Gerald Duckworth & Co Ltd, (2016)
Reviewed by Ian Mowll
The intention of this book is to look at the science behind the Universe story (from the big bang to the present day) and to see what it shows us about what we are, where we come from and why we exist.
In terms of answering ‘what we are’, little is offered; John concludes:
The short answer to the question what are we? is that, uniquely as far as we know, we are the unfinished product of an accelerating cosmic evolutionary process characterized by collaboration, complexification and convergence, and the self-reflective agents of our future evolution.
This statement has strong resonances with Teilhard de Chardin. In fact, John refers to Teilhard’s ideas in the book, along with other writers that may be familiar to GreenSpirit people such as Rupert Sheldrake, James Lovelock and Lynn Margulis.
John also looks at collaboration and altruism, concluding that these are aspects of our human journey. Touching on world religions, he says:
When thinking focused on how we should behave towards each other, nearly all ancient philosophers, whether using insight or reasoning, taught that we will only achieve tranquillity and fulfilment by acting unselfishly and treating all others as we would wish to be treated.
In terms of meaning making, John sticks far too closely with the current scientific paradigm – which he admits is insufficient to answer the questions he has posed. For me, writers such as Brian Swimme and Thomas Berry go far further in integrating science, spirituality and meaning.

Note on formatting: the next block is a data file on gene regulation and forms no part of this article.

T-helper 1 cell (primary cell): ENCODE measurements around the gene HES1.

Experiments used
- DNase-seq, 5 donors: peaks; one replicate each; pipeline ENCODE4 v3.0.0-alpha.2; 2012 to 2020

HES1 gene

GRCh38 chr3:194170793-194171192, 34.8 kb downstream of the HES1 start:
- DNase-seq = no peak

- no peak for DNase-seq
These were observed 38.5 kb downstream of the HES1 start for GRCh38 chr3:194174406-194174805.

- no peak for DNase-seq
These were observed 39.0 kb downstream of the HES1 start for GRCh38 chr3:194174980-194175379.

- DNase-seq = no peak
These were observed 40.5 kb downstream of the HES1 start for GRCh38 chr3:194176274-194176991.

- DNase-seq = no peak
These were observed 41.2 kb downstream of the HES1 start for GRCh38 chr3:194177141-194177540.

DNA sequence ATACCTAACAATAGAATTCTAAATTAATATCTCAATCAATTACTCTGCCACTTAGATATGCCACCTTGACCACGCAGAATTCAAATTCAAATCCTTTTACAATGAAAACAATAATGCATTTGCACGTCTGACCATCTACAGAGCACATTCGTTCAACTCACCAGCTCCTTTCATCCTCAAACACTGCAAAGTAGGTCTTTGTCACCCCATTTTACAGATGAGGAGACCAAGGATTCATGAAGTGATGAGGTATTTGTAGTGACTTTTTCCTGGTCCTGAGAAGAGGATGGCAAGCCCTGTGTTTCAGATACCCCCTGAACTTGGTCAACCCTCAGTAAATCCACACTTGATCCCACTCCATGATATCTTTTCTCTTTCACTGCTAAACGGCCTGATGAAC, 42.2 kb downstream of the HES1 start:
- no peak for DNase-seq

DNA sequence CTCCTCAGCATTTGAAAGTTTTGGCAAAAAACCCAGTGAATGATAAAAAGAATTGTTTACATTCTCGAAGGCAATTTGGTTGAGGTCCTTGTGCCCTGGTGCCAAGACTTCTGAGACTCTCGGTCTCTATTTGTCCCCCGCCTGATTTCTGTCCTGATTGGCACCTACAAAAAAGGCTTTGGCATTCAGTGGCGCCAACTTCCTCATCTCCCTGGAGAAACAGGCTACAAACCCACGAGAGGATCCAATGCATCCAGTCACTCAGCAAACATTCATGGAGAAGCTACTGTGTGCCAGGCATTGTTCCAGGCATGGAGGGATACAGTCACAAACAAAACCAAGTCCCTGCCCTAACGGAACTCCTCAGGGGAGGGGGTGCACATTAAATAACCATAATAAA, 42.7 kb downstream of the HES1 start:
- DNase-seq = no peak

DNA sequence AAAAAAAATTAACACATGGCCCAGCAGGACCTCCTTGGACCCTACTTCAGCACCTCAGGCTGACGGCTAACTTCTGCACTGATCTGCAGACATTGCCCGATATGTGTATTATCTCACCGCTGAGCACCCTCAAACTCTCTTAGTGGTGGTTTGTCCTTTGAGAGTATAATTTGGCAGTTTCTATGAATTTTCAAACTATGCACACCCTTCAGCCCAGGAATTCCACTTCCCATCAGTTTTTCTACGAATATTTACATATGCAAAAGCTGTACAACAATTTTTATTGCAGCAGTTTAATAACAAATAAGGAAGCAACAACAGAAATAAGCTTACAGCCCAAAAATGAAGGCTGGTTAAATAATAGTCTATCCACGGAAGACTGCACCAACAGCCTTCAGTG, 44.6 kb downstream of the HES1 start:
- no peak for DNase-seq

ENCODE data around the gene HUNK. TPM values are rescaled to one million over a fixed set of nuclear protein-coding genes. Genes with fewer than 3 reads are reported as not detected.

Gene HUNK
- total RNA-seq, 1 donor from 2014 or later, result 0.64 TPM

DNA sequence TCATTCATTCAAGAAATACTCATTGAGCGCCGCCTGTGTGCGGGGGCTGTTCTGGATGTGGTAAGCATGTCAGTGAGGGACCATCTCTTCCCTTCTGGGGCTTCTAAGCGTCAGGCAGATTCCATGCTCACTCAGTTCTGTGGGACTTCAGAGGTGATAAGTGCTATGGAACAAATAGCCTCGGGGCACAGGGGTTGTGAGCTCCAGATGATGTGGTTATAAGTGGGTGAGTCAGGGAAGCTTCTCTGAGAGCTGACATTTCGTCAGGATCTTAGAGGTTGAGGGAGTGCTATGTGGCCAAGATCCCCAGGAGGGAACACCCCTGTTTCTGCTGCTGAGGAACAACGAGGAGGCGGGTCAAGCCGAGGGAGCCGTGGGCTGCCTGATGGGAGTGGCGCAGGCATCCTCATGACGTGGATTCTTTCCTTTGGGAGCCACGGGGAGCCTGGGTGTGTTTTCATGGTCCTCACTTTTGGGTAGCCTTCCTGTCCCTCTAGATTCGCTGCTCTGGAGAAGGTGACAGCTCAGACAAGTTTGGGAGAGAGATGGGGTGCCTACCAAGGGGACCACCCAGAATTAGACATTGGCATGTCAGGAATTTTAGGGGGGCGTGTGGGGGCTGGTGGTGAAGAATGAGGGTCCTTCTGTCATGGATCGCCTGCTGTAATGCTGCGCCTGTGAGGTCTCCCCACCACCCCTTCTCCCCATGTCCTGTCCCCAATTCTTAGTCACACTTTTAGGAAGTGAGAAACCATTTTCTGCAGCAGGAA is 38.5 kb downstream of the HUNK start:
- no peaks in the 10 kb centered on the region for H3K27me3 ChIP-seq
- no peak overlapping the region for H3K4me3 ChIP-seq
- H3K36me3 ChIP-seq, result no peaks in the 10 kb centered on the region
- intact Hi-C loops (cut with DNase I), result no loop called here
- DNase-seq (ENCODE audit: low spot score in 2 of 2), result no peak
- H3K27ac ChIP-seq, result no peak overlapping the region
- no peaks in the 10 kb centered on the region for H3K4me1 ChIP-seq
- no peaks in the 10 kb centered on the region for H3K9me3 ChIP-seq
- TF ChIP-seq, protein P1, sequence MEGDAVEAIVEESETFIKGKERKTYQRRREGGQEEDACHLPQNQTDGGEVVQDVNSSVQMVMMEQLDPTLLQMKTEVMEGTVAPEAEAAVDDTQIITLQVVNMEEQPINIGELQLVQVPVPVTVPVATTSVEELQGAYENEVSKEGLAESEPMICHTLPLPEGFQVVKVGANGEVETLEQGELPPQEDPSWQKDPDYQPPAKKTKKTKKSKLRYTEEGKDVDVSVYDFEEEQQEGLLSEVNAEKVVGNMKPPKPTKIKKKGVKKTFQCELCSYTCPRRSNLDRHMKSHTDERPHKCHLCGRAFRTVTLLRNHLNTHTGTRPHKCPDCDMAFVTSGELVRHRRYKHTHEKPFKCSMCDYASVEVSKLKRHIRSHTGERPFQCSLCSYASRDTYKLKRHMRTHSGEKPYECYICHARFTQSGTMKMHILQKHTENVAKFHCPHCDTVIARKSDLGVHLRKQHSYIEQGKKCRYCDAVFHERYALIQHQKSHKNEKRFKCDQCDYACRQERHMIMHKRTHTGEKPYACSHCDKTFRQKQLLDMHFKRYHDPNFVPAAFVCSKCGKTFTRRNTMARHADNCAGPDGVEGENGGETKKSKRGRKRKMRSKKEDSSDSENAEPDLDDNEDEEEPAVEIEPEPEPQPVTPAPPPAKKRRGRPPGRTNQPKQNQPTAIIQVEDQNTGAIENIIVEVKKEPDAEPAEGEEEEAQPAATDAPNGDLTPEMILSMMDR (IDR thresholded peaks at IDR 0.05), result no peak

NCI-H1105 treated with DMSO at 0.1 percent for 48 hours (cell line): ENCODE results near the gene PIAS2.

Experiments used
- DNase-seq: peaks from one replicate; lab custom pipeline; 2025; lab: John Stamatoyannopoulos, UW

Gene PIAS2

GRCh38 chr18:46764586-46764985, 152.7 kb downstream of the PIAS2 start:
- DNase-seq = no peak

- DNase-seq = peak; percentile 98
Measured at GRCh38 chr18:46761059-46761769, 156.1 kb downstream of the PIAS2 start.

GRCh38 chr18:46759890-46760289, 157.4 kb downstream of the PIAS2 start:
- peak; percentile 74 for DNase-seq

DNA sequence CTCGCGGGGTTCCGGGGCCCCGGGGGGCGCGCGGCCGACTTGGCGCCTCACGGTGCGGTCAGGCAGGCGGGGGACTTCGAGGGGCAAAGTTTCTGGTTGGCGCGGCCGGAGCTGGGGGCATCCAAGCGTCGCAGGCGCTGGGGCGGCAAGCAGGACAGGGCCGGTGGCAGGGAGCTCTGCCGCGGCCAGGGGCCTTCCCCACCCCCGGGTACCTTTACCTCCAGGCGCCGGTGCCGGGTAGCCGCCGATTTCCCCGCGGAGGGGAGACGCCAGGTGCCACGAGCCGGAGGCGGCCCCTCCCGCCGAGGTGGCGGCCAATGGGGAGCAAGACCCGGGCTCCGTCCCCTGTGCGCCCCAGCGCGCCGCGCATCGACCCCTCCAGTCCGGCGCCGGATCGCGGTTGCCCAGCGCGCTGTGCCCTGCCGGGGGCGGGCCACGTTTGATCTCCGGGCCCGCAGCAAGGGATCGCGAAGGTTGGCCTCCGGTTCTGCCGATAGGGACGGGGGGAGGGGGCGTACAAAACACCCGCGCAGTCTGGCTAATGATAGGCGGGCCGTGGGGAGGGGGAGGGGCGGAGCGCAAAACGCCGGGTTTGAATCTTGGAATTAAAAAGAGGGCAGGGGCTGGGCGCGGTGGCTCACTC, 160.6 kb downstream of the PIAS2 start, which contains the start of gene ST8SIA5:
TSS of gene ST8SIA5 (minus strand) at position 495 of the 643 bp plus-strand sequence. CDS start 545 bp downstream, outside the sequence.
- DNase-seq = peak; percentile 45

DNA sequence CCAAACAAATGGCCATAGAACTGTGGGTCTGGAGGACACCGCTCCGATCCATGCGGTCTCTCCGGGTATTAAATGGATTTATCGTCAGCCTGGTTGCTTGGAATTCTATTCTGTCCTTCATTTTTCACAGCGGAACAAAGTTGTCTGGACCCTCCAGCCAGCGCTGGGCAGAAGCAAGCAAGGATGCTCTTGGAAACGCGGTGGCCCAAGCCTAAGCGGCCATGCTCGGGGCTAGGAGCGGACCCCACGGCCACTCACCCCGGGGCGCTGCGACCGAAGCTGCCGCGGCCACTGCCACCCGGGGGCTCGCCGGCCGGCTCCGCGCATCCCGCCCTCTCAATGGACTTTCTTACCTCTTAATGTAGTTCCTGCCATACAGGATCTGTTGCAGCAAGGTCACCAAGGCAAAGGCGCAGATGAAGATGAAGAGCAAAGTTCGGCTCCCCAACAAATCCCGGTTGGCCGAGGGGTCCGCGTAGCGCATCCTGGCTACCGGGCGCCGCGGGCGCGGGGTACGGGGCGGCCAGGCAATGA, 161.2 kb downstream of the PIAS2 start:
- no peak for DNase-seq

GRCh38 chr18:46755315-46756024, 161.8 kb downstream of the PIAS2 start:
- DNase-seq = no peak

However, in terms of explaining the science behind the Universe story and providing a detached view of it, this book is first class. Whilst the book is far too long (it could easily be reduced substantially in size) John understands very complex subjects (such as the big bang) and explains them in accessible ways. But more than that, he critiques the science.
For instance, the science behind the big bang is more tenuous than I realised. One of the reasons for this is that there is little hard evidence to rely on. The beginnings of the Universe is a field day for theorists who can come up with many different ideas which cannot easily be dismissed because of the lack of data to test them. Furthermore, John observes that sometimes scientists get stuck with their own beliefs rather than being open to new ideas and evidence.
In my view, saying that science and spirituality are separate feels unsatisfactory: both seek understanding in complementary ways. Science is grounded in facts and can help stop spirituality wafting into the clouds and being of no earthly use. And spirituality, when applied well, brings values and ethics into the debate and helps with the search for meaning. Science and spirituality need each other and for this, I applaud this book’s attempt to bring the two areas together. I would recommend this book to anyone who is interested in the science behind the Universe story.